Re: [Evolution] Evolution performance

On Wed, 2014-05-28 at 12:25 -0400, Reid Vail wrote:
Hello Adam -
Thanks for the advise.  
Answering your earlier question, yes there is about 500meg, I think,
in local mail (inbox) and at least that much more in folders.  The
Inbox is of course under "On this computer", but so are all of the
folders.  I'm not sure if that's part of the problem or not.
I can't tell for sure if 3.6.4 is mbox or maildir.  I've looked for
documentation and haven't been able to figure that out yet.  I think
it's maildir.  And I'm honestly not sure what the steps would be to
migrate from mbox to maildir.

It is probably maildir, so not a problem there.  Only way it would be
mbox is if you upgraded the account from Evolution 2.x.

I have tried a few of your suggestions; purging the .cashe and also
emptying the trash but there didn't appear to be performance impact.

Nope, if the mail is under "On this computer" the cache shouldn't be the

I did try a different tack; I installed Mint17 on Vituralbox,
installed Evolution (rev 3.10.4, migrated my wife's mail data to that
and saw a big improvement. 

GOOD MAN!  Testing in a virtual machine before breaking things!!!! Man,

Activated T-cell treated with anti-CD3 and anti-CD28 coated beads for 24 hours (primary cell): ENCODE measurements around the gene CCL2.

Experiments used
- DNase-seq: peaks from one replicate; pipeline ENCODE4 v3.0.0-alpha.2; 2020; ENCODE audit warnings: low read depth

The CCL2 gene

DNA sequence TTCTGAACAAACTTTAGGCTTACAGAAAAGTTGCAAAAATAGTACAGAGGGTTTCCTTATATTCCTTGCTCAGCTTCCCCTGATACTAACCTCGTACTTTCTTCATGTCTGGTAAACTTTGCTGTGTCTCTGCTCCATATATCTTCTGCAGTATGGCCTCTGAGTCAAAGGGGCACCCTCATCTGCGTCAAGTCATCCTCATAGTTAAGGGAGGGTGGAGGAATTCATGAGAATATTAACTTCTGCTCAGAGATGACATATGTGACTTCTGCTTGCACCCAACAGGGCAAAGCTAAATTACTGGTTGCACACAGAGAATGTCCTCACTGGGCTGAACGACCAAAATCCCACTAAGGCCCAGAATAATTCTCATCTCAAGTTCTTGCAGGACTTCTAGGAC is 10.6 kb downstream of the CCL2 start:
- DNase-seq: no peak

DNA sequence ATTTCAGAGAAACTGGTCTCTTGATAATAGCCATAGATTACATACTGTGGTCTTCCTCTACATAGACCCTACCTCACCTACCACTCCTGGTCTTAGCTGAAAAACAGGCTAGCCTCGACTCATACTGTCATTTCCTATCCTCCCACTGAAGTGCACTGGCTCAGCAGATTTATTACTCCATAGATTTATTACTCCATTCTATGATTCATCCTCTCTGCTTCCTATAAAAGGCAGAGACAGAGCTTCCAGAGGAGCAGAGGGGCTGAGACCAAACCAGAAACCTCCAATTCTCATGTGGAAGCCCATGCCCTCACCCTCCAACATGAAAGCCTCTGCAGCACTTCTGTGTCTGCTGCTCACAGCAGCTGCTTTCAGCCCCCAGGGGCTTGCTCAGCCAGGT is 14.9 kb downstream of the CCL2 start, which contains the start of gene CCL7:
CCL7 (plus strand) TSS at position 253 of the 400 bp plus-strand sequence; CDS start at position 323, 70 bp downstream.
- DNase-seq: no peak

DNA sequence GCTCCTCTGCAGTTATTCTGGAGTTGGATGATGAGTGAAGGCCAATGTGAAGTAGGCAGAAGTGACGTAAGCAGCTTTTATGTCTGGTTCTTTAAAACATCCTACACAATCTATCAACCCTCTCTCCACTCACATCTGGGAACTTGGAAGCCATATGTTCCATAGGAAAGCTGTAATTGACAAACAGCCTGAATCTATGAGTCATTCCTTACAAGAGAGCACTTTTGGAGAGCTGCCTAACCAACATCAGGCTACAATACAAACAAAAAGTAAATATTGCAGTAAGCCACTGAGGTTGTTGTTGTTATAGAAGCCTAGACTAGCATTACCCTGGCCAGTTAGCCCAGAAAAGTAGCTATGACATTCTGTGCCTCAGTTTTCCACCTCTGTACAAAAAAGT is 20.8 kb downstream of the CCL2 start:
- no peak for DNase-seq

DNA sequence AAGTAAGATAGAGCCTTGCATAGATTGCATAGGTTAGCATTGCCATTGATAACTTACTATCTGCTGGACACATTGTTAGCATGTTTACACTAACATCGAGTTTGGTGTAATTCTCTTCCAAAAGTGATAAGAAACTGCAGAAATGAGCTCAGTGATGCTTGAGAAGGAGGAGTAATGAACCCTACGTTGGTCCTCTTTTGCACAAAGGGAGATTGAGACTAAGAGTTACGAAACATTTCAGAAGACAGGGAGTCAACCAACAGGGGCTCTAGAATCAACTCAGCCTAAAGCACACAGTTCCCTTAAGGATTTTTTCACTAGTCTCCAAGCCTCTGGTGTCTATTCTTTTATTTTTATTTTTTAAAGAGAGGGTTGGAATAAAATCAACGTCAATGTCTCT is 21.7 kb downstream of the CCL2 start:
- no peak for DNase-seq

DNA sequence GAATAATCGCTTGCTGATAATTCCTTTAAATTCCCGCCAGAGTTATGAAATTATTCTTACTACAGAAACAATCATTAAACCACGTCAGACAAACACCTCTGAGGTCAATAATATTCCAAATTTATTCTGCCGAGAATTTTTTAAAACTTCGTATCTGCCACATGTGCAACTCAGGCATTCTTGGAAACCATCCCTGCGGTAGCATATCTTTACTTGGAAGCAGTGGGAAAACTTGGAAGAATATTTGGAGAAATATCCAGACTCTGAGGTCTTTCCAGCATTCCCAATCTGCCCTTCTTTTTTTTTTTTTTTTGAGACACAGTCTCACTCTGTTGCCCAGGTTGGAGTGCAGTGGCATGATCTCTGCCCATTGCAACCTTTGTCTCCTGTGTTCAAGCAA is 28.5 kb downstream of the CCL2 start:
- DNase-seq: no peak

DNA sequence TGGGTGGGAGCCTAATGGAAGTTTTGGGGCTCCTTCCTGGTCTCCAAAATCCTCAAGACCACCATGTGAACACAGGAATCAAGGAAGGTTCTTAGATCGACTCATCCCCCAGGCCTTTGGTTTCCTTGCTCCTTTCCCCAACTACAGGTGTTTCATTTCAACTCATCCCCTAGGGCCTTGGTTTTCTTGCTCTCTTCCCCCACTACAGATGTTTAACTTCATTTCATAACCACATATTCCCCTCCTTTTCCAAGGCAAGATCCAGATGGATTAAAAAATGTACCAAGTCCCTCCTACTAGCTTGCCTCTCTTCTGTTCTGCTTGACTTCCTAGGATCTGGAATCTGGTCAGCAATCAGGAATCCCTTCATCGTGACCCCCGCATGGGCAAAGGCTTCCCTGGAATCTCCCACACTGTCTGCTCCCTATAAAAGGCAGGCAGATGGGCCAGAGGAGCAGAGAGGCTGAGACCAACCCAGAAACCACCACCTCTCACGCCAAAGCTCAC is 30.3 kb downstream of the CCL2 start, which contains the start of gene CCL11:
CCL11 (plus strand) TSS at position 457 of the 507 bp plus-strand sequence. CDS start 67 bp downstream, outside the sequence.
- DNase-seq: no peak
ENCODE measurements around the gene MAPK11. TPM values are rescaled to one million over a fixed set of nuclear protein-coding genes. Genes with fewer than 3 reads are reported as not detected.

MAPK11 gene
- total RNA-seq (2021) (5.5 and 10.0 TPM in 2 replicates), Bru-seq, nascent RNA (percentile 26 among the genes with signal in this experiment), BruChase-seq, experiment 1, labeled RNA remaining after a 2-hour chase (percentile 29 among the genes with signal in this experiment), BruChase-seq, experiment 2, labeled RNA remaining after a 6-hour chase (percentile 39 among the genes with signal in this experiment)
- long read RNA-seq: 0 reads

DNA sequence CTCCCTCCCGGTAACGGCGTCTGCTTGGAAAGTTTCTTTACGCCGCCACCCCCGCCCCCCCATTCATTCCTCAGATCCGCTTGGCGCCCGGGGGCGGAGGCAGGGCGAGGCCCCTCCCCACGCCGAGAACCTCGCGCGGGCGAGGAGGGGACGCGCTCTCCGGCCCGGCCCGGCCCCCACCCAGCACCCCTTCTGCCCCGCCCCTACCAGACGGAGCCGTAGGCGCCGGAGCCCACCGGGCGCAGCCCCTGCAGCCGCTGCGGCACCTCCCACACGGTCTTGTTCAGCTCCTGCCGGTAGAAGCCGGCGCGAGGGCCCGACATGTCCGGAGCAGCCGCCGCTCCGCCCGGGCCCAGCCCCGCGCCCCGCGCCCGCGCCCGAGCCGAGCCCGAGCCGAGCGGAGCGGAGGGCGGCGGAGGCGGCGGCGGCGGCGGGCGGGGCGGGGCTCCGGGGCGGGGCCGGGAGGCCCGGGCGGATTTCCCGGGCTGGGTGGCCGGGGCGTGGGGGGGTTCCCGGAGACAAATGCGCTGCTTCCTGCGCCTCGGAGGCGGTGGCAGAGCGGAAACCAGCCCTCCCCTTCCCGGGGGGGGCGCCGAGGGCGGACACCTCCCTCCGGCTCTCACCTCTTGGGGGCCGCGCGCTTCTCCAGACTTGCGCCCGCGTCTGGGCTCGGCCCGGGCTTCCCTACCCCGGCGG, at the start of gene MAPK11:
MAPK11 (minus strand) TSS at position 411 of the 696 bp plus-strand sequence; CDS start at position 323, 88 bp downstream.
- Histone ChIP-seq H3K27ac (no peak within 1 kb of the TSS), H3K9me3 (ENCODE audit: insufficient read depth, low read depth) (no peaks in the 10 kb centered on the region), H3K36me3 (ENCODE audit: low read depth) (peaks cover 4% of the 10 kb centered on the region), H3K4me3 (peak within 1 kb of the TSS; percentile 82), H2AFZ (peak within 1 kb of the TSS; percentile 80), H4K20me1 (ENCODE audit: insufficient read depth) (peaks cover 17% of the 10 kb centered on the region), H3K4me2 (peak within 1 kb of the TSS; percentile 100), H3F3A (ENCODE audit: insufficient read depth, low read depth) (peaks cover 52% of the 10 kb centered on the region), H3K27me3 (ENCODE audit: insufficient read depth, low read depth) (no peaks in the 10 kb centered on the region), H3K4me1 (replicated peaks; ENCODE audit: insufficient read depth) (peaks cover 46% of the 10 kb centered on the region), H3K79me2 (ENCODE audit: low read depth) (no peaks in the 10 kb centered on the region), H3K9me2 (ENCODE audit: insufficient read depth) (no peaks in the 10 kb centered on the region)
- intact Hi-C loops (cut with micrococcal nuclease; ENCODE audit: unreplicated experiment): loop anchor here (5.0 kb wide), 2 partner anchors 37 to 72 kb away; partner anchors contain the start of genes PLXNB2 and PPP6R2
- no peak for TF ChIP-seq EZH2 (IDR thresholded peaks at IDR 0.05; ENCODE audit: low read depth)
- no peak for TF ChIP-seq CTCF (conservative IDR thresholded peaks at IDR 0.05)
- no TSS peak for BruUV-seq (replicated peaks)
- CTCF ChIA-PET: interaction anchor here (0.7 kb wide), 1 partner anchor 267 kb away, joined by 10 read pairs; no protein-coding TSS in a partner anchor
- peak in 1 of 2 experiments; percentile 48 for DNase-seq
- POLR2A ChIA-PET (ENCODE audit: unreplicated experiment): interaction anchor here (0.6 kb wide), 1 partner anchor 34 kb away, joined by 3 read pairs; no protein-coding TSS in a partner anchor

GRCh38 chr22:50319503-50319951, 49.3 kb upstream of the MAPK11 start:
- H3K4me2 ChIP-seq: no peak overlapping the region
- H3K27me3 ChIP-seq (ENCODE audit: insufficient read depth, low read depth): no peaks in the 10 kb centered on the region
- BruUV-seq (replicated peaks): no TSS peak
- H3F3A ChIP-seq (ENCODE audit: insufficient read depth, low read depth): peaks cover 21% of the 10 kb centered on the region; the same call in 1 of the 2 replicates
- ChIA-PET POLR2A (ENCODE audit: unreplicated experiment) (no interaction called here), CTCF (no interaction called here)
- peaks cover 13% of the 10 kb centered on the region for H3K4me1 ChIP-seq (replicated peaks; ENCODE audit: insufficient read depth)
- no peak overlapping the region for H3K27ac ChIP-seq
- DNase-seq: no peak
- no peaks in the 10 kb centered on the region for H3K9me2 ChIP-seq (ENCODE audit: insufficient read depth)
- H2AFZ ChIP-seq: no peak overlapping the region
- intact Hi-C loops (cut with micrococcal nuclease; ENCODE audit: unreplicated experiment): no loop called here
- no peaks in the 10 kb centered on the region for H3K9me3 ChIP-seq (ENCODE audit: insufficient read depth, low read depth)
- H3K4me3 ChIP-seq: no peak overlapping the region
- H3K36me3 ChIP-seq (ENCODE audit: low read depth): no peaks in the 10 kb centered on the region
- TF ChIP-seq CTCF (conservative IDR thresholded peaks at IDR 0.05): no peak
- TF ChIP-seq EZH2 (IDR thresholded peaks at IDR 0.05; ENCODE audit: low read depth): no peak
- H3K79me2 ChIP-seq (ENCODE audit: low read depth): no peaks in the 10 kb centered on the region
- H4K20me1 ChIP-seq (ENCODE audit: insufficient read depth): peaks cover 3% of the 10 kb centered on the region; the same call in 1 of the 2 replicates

I wish more people would take that approach! :)

Indeed, the post 3.6.x releases of Evolution are in my experience each
noticeably more responses than the last.  3.8.x was a big improvement.

But there are major differences in her architecture and mine.  I have
much faster CPU and a SSD drive.  So, I think my plan is this.... get
her on a an upgraded OS, install the new Evolution and see if that
helps.  If not, put in an SSD, and then upgrade the CPU if needed.
Does that make sense?

Data on an SSD never hurts. :)  The CPU seems an unlikely culprit,
anything even a few generations old probably has plenty of HP for a
desktop.  Kludegy I/O subsystems kill responsiveness.  If you can watch
with top, or even better dstat, when Evolution starts then you can see
if you begin paging and just to see the general I/O pattern - we are
interested in disk & memory, not really so much with CPU [a saturated
I/O subsystem can spike CPU utilization - making CPU *look* like the
bottleneck when the spike is actually an effect not a cause].

These tests work best [are most telling] after a cold start or flushing
the buffers.  

   sync && echo 3 | sudo tee /proc/sys/vm/drop_caches

The above makes LINUX forget what it has buffered, and [nearly anyway]
start from scratch - which keeps things it has previously cached from
messing up test results.

You can also watch I/O in extreme detail:

Otherwise beyond I/O the debugging page is always a good read:

Adam Tauno Williams <mailto:awilliam whitemice org> GPG D95ED383
Systems Administrator, Python Developer, LPI / NCLA

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